Previously I wrote about the self-serve frozen yogurt stores in the context of creative packaging for better price realization. To refresh your memory, these self-serve frozen yogurt stores price and sell yogurt based on weight. They give you a container and ask you to fill it up with any one of the many flavors and toppings and then charge you one single price per unit weight.
The hypothesis I made then was that self serve option made customers spend more then they imagined they would. To be sure, it was based on a single visit to one frozen yogurt store.
Fortunately someone else collected data on the average customer spend in non-self-serve and self-serve frozen yogurt stores. Recently, the Small Business section of WSJ published data that is likely based on more than one visit,
With weight-based pricing, the average self-serve ticket is $6.32, compared with $5.61 at a traditional store, says a TCBY spokeswoman.
That is 71 cents more than traditional store. But questions remain,
First, is that increase all due to self-serve? The WSJ article calls it, “giving power to people”? Do we feel so empowered that we end up spending more? Is this because we feel less comfortable asking someone behind the counter for something we desire?
I can hear Customer service and “co-creation” evangelists jumping to big conclusion about the incremental profit from customer empowerment.
The answer is not straightforward. While the customer spend numbers may be based on TCBY observing years worth of data from its many stores, it is not correct to attribute causation to mere customer empowerment aspect. Data may fit one hypothesis but it can also fit any number of plausible hypotheses.
Another hypothesis is the one due to the shape of the container.
The containers used in all these self-restaurant have a common pattern. They are all much wider than the containers we see in traditional yogurt stores.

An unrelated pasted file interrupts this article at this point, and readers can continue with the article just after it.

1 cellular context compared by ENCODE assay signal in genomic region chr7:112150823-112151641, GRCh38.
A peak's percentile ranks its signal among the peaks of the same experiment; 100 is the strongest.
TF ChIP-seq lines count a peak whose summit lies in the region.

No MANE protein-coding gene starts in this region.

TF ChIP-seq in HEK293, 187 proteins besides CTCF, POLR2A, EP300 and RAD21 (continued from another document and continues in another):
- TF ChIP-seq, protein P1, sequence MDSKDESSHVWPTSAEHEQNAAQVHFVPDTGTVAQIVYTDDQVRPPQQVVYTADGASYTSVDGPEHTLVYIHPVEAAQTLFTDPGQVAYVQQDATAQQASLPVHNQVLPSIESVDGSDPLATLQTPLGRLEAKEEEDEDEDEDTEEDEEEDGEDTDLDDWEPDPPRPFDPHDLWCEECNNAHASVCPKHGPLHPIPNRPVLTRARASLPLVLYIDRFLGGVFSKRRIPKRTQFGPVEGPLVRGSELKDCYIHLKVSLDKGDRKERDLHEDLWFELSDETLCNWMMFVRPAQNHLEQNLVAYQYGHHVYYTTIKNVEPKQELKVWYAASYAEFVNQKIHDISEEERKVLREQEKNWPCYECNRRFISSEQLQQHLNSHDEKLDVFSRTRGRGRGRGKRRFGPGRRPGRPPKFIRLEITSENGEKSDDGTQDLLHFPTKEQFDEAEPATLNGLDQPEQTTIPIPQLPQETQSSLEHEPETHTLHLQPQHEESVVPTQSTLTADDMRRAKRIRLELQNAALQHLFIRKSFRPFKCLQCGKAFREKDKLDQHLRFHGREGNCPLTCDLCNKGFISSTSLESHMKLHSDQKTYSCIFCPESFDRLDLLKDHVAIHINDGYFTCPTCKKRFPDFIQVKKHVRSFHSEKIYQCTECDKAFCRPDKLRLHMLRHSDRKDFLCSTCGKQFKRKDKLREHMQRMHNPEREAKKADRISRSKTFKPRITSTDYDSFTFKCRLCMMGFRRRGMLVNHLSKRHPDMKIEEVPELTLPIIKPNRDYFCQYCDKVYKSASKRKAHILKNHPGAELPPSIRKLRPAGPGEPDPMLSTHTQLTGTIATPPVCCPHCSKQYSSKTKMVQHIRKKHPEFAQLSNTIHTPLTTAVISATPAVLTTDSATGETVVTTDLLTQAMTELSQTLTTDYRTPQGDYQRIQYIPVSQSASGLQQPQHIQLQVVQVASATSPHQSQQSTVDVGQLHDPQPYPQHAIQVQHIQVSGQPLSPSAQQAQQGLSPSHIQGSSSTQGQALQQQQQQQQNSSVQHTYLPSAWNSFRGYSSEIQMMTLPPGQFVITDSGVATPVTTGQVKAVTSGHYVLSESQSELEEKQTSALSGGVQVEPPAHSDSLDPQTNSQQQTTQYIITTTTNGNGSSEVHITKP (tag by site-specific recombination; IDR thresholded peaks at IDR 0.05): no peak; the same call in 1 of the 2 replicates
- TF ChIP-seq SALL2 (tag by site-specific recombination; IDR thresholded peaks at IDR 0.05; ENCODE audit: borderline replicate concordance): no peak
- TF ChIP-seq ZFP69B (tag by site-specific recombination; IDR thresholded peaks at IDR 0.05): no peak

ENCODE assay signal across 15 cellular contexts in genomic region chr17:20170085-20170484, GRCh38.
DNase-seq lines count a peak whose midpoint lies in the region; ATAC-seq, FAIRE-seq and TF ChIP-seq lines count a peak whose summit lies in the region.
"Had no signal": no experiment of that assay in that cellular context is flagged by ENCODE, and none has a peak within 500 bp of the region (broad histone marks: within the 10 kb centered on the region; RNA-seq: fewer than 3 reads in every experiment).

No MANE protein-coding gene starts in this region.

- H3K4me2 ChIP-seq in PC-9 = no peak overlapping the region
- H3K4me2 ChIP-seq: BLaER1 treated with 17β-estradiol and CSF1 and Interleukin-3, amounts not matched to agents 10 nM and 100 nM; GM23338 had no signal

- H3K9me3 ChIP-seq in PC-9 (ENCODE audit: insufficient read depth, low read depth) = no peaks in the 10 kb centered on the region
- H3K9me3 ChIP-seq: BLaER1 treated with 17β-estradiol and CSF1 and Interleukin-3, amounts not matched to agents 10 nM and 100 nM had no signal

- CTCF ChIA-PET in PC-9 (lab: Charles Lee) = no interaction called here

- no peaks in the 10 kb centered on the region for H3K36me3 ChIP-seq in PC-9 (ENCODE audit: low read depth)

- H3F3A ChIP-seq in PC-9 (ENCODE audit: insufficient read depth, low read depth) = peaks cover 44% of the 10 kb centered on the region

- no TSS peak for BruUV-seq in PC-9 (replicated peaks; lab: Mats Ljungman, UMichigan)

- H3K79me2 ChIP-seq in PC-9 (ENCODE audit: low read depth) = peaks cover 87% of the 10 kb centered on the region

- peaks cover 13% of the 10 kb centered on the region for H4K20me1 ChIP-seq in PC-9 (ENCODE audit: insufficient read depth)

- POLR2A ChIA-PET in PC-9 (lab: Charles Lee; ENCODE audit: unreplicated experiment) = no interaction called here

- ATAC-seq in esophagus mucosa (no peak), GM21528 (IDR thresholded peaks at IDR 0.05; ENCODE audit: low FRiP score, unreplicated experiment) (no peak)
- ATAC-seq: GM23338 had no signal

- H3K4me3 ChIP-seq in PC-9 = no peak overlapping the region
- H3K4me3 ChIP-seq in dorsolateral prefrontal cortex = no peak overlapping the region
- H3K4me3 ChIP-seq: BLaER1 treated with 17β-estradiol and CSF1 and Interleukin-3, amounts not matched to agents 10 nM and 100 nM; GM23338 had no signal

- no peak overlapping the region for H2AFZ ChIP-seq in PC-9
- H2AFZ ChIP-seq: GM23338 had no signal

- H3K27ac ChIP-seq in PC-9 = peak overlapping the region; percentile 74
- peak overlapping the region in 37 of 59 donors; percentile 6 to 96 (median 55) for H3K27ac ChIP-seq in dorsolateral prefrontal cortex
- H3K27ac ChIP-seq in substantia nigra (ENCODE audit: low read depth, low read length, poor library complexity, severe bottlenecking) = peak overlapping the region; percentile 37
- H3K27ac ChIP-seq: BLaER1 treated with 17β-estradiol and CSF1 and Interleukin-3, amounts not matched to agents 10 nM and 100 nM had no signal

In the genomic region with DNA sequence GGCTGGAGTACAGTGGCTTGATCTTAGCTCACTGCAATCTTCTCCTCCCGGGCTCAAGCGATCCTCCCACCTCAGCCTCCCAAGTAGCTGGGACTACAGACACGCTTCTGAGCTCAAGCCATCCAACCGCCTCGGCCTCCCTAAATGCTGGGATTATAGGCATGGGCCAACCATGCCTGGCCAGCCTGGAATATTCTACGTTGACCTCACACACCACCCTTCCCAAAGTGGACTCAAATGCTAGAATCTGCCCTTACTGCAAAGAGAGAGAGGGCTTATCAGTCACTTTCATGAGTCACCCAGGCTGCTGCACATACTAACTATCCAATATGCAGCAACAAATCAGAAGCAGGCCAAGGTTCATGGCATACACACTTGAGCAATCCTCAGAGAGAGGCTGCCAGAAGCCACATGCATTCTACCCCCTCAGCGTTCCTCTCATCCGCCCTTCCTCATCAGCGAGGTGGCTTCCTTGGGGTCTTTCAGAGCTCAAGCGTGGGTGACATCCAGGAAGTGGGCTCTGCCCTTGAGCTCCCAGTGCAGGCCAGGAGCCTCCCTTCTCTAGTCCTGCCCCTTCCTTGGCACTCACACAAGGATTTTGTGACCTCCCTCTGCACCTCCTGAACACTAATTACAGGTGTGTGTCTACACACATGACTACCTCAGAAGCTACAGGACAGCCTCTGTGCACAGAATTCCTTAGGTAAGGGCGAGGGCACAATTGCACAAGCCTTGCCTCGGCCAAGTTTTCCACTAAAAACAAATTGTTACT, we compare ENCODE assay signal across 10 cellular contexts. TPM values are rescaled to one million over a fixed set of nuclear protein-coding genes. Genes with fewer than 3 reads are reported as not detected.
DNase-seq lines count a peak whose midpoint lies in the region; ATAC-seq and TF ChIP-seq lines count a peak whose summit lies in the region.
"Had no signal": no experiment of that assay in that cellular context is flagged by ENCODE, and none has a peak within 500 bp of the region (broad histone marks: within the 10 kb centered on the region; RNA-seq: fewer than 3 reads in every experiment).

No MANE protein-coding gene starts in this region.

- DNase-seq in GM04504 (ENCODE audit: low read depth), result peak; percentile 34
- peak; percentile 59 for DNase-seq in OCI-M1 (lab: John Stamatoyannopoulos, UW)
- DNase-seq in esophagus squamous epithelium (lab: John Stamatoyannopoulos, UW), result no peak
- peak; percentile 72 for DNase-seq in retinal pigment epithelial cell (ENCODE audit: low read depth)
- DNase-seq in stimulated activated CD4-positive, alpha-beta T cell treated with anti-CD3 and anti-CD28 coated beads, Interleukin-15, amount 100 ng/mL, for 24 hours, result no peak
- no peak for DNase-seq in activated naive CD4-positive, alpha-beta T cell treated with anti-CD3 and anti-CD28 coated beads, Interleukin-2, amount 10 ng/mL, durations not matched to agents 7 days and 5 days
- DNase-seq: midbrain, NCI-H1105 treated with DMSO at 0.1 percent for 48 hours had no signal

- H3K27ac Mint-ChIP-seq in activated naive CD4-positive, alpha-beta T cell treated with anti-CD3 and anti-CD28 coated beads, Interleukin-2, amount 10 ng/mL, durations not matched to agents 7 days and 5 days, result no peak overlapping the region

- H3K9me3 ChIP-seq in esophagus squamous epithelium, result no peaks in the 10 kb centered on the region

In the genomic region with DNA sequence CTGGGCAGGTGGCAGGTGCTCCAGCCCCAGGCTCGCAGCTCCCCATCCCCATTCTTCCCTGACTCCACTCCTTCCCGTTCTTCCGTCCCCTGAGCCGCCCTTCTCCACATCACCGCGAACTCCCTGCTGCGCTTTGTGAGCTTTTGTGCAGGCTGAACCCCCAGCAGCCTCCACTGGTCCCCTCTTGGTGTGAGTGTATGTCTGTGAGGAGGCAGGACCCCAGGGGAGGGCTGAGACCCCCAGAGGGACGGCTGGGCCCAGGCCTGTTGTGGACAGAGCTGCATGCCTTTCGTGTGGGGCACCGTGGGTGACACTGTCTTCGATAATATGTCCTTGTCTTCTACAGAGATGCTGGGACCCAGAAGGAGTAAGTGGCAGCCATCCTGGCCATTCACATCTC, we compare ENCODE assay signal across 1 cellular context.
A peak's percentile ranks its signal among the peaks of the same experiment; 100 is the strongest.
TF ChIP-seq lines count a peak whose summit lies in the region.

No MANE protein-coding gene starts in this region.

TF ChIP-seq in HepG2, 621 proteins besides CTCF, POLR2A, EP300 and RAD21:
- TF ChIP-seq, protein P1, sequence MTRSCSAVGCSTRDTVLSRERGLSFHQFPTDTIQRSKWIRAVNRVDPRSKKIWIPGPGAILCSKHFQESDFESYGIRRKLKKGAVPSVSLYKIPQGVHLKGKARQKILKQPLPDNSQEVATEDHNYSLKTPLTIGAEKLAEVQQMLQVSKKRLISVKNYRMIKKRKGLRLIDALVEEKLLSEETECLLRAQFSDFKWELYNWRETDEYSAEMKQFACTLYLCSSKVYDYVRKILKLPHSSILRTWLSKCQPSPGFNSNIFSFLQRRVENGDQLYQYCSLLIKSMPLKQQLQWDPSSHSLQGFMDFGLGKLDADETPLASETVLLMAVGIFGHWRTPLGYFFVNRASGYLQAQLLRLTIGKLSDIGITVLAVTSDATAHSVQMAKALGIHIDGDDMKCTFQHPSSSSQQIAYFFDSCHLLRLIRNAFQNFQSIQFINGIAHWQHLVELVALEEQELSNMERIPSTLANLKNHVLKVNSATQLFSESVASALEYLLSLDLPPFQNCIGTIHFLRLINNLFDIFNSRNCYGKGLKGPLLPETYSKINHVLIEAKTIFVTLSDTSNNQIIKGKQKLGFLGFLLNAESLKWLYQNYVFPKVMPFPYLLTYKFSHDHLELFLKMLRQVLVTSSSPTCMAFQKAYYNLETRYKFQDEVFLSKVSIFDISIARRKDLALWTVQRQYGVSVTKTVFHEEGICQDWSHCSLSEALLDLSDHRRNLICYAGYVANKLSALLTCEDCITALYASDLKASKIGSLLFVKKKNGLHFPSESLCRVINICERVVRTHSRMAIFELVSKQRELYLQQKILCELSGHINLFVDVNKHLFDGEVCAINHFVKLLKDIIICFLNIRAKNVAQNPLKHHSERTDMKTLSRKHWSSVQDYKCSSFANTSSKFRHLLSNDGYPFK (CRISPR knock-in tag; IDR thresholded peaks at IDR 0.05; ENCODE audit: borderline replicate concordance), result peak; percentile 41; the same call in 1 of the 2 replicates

As the research by INSEAD and by Brian Wansink indicate, we lose our ability to judge volume with wider containers. In addition wider bottom nudges us to cover the entire bottom and then build on it. It surely would feel odd to have yogurt in just one small area of wider bottom.
In addition we also do not know how much we spent. It is not that we are adding one scoop at at a time. We do not know the concept of weight. So by the time we take the container to the counter to pay, we have no idea of the price we are going to pay unlike traditional places that list the price right upfront before we make the decision.
The net result is we end up filling up lot more than what we likely want to eat and spend lot more than we normally would do at traditional yogurt places.
To say, “power to the people” (or “co-creation”) is the reason for higher spend is not correct unless someone can do multiple different experiments and run step-wise regression to find out what percentage of changes in average spend can be attributed to “the feeling of empowerment from self-serve”.
Second, should you as a small business considering yogurt store opt for self-serve model over traditional store? Talk to me, I can help you run a model to see if that is the case.
4 thoughts on “Self Serve and Price Realization”
Great suggestion. If you look at self-serve and traditional as two levels of one dimension and use (weight based, fixed size etc) as levels of second dimension we will end up lots of experiments to do.
One thing is with traditional store with weight based pricing we may not know how much to ask. In Italy I used to buy pizza not by slice but by weight. First few days I bought lot more before I found the right amount.
Thanks for the comments.
It will be interesting to see the effect if non-self-serve yogurt stores start selling by weight instead of a fixed price on a list. Many times we end up paying more for salad if we purchase by weight instead of small, medium and large size.
Thanks and Nice Article Rags!
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